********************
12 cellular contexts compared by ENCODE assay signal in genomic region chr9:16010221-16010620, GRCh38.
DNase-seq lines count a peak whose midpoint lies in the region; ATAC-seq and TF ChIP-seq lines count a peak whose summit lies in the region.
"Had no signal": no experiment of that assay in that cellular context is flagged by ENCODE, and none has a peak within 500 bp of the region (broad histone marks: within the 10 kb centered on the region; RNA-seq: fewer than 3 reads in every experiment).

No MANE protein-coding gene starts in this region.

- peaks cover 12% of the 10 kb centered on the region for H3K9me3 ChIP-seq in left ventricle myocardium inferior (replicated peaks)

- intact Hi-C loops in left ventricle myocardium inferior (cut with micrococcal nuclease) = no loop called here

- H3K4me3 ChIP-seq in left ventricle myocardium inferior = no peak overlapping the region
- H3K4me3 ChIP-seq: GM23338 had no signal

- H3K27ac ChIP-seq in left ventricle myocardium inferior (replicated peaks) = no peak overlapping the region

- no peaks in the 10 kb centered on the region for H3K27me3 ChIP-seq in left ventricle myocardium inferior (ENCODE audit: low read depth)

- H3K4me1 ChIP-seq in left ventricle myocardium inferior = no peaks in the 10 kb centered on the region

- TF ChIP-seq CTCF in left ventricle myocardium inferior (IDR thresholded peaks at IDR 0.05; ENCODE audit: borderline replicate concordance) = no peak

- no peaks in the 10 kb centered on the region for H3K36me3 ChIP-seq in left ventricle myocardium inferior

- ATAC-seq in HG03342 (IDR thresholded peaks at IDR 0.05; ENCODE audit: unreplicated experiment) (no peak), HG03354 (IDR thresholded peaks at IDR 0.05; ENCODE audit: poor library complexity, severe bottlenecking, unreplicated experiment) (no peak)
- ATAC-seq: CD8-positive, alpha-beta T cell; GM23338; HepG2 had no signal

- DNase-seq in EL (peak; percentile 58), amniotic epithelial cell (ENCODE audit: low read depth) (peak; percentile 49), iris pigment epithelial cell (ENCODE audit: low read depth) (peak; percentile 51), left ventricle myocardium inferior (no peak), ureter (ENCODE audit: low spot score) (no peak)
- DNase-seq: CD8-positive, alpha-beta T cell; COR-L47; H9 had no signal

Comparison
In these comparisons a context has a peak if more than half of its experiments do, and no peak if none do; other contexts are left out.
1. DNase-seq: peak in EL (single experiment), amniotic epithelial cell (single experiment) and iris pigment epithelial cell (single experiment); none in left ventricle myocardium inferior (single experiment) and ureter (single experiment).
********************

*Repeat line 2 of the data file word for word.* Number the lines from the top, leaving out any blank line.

DNase-seq lines count a peak whose midpoint lies in the region; ATAC-seq and TF ChIP-seq lines count a peak whose summit lies in the region.